Four new vulnerability exploits were discovered recently on over 900 million Android smartphones, with Qualcomm chipsets found to be the root cause of the issue, according to research by Check Point, a firm dedicated to providing people with protection against digital threats. Qualcomm was notified by the researchers about the issue earlier this year, and responded by making patches available for all four vulnerabilities to customers, partners, and the open source community between April and July.
Researchers from Check Point detected the vulnerabilities affecting all Android devices running a specific Qualcomm chipset. Since the vulnerabilities are found in the software drivers Qualcomm ships with its chipsets, and since said drivers are pre-installed on devices straight out of the factory, they can only be fixed by installing a patch from the distributor or operator.
According to Check Point, the vulnerabilities, known as QuadRooter, can give attackers complete control of devices and unrestricted access to sensitive, personal and enterprise data which may be stored on the device. Check Point presented the results of its research at hacking and information security conference Defcon.
"Following recent security issues discovered in Android, Google made a number of changes to tighten security across its fragmented landscape," said Adam Donenfeld, Senior Security Researcher, Check Point. "However, Google is not alone in the struggle to keep Android safe. Qualcomm, a supplier of 80 percent of the chipsets in the Android ecosystem, has almost as much effect on Android's security as Google. With this in mind, we decided to examine Qualcomm's code in Android devices. During our research, we found multiple privilege escalation vulnerabilities in multiple subsystems introduced by Qualcomm to all its Android
Qualcomm responded to the issues discovered by Check Point by releasing patches on Code Aurora, for users to protect their devices from the vulnerabilities. The website highlights security vulnerabilities in QulC-authored KGSL Linux Graphics Module and in IPC router kernel module. The vulnerabilities were detected on all Android releases from CAF using the Linux kernel, commonly used worldwide in devices.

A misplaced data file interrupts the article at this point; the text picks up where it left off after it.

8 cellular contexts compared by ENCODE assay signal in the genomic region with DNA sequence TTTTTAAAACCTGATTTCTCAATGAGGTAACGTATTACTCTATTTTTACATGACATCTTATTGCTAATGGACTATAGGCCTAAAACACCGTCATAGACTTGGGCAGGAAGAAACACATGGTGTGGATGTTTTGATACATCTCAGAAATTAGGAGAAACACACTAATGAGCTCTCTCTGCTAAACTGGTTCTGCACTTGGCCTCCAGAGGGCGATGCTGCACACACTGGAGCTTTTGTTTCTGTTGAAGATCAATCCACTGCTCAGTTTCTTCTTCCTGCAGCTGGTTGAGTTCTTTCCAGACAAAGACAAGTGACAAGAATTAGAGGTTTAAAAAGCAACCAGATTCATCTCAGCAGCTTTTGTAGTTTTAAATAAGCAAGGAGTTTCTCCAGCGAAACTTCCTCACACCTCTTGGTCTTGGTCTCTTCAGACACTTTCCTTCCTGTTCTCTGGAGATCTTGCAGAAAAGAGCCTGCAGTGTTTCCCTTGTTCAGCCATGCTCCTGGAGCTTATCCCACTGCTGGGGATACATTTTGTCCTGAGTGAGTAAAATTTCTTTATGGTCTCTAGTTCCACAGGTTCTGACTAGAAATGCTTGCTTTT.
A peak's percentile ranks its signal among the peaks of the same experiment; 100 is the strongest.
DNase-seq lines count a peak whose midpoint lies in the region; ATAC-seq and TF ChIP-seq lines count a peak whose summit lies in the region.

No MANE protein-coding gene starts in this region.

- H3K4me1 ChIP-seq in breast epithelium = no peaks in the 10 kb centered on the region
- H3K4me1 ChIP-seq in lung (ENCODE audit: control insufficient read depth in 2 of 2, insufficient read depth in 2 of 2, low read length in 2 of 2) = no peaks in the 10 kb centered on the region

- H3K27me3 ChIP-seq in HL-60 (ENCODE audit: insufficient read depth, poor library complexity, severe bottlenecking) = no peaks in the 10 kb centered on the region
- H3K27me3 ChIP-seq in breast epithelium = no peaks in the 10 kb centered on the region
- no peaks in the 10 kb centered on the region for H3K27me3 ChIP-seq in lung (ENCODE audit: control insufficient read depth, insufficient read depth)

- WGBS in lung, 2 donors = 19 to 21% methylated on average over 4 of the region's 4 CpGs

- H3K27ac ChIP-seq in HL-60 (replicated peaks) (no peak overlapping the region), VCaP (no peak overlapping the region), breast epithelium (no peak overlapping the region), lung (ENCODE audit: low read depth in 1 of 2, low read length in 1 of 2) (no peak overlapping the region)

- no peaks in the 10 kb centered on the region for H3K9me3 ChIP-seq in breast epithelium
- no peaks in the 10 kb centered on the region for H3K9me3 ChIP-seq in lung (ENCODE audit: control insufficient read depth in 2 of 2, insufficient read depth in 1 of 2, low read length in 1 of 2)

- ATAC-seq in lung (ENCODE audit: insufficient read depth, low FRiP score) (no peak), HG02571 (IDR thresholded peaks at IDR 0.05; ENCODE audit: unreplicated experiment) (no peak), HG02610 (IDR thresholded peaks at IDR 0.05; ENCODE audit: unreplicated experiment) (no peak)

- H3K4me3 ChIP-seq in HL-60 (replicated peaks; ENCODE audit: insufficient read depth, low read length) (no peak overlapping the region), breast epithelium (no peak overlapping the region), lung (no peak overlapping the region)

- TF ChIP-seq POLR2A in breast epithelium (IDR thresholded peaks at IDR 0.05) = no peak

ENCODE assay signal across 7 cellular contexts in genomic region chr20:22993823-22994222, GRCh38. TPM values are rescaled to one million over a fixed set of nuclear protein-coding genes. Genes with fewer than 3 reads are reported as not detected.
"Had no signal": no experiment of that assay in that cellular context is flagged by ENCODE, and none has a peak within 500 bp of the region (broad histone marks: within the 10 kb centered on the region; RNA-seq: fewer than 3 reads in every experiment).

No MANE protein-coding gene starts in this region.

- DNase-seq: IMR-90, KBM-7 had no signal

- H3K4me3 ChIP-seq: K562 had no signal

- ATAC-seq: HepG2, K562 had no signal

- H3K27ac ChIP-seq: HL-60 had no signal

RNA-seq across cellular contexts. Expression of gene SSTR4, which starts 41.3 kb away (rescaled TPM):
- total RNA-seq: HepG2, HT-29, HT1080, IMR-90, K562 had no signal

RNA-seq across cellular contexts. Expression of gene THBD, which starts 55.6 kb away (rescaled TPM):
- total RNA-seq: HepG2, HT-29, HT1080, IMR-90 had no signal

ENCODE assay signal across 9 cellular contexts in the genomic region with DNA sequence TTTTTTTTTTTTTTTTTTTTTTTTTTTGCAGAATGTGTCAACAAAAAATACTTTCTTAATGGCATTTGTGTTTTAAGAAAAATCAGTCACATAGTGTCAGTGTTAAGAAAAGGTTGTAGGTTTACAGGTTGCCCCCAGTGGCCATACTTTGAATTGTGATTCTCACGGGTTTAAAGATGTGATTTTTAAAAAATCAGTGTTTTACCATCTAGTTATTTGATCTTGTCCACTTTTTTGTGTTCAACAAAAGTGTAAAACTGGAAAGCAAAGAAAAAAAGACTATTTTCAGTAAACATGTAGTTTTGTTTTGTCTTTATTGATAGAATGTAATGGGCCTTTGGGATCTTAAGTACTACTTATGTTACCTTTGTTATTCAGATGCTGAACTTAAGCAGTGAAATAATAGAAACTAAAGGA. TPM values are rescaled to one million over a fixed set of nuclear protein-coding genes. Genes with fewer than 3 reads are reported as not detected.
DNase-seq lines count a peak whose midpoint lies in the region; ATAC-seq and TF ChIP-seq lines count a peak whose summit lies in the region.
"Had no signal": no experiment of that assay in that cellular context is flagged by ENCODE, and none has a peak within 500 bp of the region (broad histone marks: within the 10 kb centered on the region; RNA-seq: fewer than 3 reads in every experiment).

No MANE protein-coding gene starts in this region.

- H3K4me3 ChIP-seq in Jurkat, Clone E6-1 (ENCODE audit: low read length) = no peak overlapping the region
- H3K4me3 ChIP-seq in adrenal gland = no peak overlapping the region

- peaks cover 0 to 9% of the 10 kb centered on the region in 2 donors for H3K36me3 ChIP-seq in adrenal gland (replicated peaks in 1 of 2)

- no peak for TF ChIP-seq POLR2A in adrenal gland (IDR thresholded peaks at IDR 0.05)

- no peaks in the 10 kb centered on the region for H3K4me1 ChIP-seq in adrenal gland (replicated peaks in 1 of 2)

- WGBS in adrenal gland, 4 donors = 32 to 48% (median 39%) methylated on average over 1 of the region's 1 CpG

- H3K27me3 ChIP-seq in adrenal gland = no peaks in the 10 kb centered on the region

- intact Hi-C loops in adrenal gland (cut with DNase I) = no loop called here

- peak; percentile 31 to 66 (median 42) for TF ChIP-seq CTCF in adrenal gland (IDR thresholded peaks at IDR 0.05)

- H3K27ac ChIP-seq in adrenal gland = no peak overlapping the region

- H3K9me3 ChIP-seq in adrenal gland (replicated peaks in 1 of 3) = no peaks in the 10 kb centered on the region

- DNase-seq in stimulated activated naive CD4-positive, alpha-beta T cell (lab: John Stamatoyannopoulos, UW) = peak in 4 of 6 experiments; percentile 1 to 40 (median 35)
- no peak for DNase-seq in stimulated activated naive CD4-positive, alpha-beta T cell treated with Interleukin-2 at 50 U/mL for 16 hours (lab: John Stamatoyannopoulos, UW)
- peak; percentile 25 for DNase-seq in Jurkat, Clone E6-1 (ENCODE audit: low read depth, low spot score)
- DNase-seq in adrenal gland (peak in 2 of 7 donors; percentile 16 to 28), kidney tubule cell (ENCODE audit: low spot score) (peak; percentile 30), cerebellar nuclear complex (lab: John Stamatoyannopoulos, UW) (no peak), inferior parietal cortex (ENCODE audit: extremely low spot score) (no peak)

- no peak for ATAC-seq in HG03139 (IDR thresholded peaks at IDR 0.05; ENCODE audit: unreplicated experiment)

Qualcomm Innovation Center (QuIC) openly acknowledges Check Point on the Code Aurora patch pages, giving thanks to Adam Donenfeld from Check Point Software Technologies "for reporting the related issues and working with QuIC to help improve device security."
"Providing technologies that support robust security and privacy is a priority for Qualcomm Technologies, Inc. (QTI)," said Qualcomm in a press statement. "We were notified by the researcher about these vulnerabilities between February and April of this year, and made patches available for all four vulnerabilities to customers, partners, and the open source community between April and July. The patches were also posted on Code Aurora. QTI continues to work proactively both internally as well as with security researchers to identify and address potential security vulnerabilities."
Itâ€™s not the first time Qualcomm has faced controversy surrounding its products. In October last year, rumors surfaced that Qualcomm was experiencing overheating issues with its Snapdragon 820 processor. The company also faced criticism over the overheating issues plaguing the previous Snapdragon 810. Several companies that had made plans to use the 810 processor in premium smartphones had to seek ways of getting around the heating issue themselves, or opt for other processors altogether. Qualcomm denied accusations surrounding the 820.
"The rumors circulating in the media regarding Snapdragon 820 performance are false," said the company at the time. "The Snapdragon 820 improves on all IP blocks and is fabricated in the second generation of the 14nm process technology. It is meeting all of our specifications, but more importantly it is satisfying the thermal and performance specifications from our OEMs."